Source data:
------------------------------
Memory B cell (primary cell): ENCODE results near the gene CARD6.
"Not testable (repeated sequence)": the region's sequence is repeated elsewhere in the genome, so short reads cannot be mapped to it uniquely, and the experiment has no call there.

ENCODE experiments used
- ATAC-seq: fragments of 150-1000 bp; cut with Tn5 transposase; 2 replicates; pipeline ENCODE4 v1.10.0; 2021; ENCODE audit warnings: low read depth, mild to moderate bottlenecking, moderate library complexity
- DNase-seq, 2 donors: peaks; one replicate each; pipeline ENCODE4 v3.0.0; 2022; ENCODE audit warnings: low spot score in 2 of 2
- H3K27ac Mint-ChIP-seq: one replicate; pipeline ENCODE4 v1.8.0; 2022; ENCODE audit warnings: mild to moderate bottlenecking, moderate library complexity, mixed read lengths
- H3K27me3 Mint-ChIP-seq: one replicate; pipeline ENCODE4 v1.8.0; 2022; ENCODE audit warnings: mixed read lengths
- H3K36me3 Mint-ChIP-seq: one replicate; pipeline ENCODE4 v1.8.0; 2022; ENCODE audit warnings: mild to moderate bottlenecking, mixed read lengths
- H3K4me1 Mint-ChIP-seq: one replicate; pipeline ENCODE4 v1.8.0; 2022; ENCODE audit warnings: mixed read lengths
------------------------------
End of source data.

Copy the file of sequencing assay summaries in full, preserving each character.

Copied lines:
Memory B cell (primary cell): ENCODE results near the gene CARD6.
"Not testable (repeated sequence)": the region's sequence is repeated elsewhere in the genome, so short reads cannot be mapped to it uniquely, and the experiment has no call there.

ENCODE experiments used
- ATAC-seq: fragments of 150-1000 bp; cut with Tn5 transposase; 2 replicates; pipeline ENCODE4 v1.10.0; 2021; ENCODE audit warnings: low read depth, mild to moderate bottlenecking, moderate library complexity
- DNase-seq, 2 donors: peaks; one replicate each; pipeline ENCODE4 v3.0.0; 2022; ENCODE audit warnings: low spot score in 2 of 2
- H3K27ac Mint-ChIP-seq: one replicate; pipeline ENCODE4 v1.8.0; 2022; ENCODE audit warnings: mild to moderate bottlenecking, moderate library complexity, mixed read lengths
- H3K27me3 Mint-ChIP-seq: one replicate; pipeline ENCODE4 v1.8.0; 2022; ENCODE audit warnings: mixed read lengths
- H3K36me3 Mint-ChIP-seq: one replicate; pipeline ENCODE4 v1.8.0; 2022; ENCODE audit warnings: mild to moderate bottlenecking, mixed read lengths
- H3K4me1 Mint-ChIP-seq: one replicate; pipeline ENCODE4 v1.8.0; 2022; ENCODE audit warnings: mixed read lengths